Pactical Law's page on UK GDPR says: The UK GDPR is the retained EU law version of the General Data Protection Regulation ((EU) 2016/679) (EU GDPR) as it forms part of the law of England and Wales, Scotland and Northern Ireland by virtue of section 3 of the European Union (Withdrawal) Act 2018 and as amended by Schedule 1 to the Data Protection, Privacy and ...


2

Paragraph 1 of GDPR Article 15 says: The data subject shall have the right to obtain from the controller confirmation as to whether or not personal data concerning him or her are being processed, and, where that is the case, access to the personal data ... (b) the categories of personal data concerned; (c) the recipients or categories of recipient to whom ...


2

GDPR regulations on the whole do not actually mention passwords (source: Information Commissioner's Office UK, this may vary in other country's implementation of GDPR) and providing that the data is only accessible by authorised parties within the organisation within the parameters set out in user agreements and/or privacy policies, then the law isn't broken....


2

This is not a completely settled matter, but we can discuss some consequences and limitations. I will discuss legitimate interest, consent walls, and the special case of cookies. When legitimate interest is OK A legitimate interest is a great and very flexible legal basis. However, not every interest is a legitimate interest. Before this legal basis can be ...


2

As so often here, my advice is "get a specialist lawyer in your jurisdiction." That being said, GDPR requires free and informed consent to data handling. The concept you should be looking at is informally called coupling, formally defined in Article 7(4), and it is broadly speaking forbidden -- you may not make features conditional on consent if ...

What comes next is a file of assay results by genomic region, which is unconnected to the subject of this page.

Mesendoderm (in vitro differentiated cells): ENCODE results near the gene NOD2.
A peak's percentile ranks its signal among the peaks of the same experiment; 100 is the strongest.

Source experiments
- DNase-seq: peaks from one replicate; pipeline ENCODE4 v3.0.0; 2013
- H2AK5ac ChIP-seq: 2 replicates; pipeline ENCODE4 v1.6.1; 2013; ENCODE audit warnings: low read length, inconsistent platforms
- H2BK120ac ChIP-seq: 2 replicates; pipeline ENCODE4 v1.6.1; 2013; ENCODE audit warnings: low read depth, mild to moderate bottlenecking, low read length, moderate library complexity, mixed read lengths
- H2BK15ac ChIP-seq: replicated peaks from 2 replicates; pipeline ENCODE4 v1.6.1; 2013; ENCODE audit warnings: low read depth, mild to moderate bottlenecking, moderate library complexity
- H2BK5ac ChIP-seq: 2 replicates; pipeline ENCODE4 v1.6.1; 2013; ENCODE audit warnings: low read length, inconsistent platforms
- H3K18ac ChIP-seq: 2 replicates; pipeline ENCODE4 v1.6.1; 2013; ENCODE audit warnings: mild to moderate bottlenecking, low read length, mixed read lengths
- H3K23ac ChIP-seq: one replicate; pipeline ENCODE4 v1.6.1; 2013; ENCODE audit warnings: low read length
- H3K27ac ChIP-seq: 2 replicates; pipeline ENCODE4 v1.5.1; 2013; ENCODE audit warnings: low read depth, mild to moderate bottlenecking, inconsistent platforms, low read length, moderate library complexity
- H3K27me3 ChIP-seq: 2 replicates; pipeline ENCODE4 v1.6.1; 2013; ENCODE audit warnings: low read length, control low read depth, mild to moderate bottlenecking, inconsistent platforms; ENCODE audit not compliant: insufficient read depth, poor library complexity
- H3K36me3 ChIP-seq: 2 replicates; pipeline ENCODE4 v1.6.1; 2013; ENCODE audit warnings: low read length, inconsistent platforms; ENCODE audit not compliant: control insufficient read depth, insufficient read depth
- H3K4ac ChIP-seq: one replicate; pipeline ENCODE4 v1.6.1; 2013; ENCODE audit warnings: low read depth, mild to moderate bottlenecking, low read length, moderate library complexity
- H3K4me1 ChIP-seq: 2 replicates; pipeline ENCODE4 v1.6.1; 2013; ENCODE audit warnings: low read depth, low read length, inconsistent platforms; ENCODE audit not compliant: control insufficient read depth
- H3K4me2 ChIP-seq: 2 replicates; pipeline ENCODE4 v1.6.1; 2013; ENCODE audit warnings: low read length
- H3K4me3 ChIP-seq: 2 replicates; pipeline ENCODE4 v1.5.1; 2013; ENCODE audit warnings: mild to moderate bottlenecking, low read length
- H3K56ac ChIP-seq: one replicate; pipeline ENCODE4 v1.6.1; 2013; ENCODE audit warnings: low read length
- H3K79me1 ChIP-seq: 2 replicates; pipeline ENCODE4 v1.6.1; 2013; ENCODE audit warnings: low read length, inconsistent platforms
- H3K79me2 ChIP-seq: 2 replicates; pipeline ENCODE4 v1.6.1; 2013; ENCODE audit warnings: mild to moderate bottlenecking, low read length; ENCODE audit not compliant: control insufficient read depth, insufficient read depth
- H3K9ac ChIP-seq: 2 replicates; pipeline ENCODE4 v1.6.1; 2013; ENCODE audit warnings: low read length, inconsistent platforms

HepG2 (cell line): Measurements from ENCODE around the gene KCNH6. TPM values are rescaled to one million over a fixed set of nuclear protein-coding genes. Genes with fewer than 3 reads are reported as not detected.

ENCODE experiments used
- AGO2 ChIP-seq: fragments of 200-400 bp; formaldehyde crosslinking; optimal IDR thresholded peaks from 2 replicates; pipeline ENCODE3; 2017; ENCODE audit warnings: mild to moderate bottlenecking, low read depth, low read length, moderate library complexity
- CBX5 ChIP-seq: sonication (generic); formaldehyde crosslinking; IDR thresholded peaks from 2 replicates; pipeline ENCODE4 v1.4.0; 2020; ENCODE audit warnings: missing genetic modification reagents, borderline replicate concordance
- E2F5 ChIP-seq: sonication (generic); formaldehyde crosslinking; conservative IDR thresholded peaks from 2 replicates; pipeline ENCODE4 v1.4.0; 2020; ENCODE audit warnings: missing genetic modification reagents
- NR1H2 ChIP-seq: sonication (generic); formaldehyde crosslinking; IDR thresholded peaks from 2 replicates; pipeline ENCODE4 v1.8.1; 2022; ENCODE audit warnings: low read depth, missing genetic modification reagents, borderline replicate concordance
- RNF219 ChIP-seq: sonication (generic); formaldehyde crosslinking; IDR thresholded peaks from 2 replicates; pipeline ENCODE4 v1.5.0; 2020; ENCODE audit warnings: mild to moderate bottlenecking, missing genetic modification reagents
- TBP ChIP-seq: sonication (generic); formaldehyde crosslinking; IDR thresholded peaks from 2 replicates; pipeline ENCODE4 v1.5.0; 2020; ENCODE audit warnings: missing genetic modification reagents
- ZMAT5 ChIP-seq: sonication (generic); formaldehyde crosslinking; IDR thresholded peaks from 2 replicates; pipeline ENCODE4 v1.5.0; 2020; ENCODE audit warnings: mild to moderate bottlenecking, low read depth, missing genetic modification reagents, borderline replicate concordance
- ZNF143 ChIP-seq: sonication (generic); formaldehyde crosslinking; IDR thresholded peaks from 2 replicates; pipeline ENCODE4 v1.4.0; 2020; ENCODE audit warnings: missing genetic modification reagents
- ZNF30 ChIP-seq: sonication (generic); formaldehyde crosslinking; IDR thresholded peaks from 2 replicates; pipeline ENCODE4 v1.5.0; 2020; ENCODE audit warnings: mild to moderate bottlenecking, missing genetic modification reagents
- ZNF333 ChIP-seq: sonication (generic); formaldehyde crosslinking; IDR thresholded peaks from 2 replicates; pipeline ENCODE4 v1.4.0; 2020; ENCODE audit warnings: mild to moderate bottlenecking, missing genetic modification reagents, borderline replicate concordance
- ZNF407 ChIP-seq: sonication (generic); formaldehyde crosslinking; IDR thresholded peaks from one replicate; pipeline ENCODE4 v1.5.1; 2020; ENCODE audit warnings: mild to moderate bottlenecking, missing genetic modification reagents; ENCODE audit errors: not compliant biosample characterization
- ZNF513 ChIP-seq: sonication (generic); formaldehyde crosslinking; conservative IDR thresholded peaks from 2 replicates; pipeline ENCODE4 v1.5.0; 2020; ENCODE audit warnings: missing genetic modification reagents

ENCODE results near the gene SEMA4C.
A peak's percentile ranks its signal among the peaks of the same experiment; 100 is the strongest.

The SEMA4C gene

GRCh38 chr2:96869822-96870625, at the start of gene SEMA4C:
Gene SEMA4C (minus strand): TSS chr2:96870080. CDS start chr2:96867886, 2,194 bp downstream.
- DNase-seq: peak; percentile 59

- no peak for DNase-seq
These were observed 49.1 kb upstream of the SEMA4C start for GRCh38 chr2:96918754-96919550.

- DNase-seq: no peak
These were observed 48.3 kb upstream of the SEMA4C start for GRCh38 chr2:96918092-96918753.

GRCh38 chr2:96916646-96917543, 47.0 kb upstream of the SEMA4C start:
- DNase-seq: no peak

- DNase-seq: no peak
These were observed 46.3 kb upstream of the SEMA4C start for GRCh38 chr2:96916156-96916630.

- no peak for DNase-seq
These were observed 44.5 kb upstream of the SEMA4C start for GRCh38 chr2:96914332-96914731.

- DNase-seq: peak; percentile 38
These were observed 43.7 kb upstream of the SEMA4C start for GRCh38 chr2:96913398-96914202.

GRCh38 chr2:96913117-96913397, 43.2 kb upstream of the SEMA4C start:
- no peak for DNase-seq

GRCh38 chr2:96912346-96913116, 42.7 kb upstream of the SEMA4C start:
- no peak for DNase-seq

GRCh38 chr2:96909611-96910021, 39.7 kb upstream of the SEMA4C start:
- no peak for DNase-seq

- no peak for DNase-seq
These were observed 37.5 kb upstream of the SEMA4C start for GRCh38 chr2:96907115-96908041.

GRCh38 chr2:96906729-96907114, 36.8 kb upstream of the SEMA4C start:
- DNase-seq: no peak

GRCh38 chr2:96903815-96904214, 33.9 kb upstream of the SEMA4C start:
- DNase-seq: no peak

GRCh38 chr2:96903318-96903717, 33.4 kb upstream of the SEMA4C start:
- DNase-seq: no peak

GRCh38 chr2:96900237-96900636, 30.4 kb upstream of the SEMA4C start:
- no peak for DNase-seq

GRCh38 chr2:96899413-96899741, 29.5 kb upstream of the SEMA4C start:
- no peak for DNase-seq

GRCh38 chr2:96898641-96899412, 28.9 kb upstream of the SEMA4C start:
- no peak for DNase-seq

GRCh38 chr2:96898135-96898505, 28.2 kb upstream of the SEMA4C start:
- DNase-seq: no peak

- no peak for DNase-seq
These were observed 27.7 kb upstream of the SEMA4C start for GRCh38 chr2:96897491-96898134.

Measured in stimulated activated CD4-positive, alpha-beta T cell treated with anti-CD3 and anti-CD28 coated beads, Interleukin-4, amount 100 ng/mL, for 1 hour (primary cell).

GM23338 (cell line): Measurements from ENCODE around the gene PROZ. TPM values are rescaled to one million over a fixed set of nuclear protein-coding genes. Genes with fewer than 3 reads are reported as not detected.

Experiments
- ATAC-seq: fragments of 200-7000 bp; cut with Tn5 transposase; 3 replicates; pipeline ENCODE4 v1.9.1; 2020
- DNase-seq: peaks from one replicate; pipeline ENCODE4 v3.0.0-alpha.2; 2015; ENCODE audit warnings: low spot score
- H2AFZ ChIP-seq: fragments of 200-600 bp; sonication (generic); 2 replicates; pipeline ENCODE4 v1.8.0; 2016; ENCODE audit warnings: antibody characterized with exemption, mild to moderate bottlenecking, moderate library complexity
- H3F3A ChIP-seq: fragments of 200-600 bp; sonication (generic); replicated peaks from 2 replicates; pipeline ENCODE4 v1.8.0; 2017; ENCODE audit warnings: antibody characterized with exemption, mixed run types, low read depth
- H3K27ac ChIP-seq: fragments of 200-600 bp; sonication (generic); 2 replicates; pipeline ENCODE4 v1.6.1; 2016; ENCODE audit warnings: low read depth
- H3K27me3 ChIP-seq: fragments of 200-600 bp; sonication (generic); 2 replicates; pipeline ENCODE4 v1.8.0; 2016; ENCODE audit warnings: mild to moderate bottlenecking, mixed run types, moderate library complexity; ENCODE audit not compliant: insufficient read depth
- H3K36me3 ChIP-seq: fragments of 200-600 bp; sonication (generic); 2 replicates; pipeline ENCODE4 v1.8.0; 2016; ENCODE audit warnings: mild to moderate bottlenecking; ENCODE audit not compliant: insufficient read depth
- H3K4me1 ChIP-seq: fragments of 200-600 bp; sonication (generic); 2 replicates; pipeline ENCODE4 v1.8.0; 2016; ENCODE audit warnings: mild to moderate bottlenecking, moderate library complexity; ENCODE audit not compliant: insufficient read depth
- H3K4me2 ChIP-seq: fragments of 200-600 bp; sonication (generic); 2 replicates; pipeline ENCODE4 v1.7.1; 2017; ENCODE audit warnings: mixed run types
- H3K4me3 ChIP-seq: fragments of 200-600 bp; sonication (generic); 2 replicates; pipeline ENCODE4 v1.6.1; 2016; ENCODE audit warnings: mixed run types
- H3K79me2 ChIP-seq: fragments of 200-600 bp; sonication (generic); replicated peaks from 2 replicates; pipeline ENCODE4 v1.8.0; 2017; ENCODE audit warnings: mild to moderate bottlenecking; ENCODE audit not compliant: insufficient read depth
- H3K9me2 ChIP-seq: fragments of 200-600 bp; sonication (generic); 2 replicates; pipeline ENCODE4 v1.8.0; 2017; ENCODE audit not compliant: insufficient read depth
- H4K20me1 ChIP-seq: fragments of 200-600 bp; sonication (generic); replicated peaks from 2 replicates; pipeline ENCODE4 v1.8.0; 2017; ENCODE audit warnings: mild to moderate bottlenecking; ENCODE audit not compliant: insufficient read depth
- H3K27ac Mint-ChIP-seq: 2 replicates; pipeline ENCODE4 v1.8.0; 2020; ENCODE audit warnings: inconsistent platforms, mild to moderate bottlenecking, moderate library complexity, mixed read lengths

1

Is there any repository (online database) that would tell me is a given email address is owned by person who is in a country that is controlled by GDPR? It seems to me that there should be. I don't think there is one either and I suspect such a repository could, in itself, be somewhat questionable under the GDPR. The safest way not to violate the GDPR is to ...


1

The GDPR is not as specific as you might like. I doubt that your strategy would work. The GDPR does not explicitly allow you to choose in which format your requests will be answered. If the data controller chooses a different format or medium, I would assume they are compliant. All the GDPR says is this (Art 12(1)): The information shall be provided in ...


1

If you believe your personal data has been processed incorrectly (e.g. without a suitable legal basis), you can take any of the following steps: Contact the data controller to raise your complaint. There should be contact details for their data protection officer in the privacy notice. Sue the data controller for compliance and damages. Lodge a complaint ...


1

Since you are able to encrypt the data, the data is clearly personal data for you. That means you will have to comply with the GDPR regarding how you process and store this data. This involves disclosing recipients of this data per Art 13(1)(e), and only engaging data processors in line with Art 28. Your storage provider such as Azure and AWS cannot decrypt ...


1

If the data is data about you you can sell it, if anyone wants to buy it, or give it away as you might choose.


1

would the GDPR apply? Your publication(s) would be GDPR compliant even if done by a company or someone with non-personal interests. That is because: politicians' status renders their views on various issues a matter of public interest (see articles 6.1.e and 9.2.g); the circumstances under which politicians state their views oftentimes constitute one or ...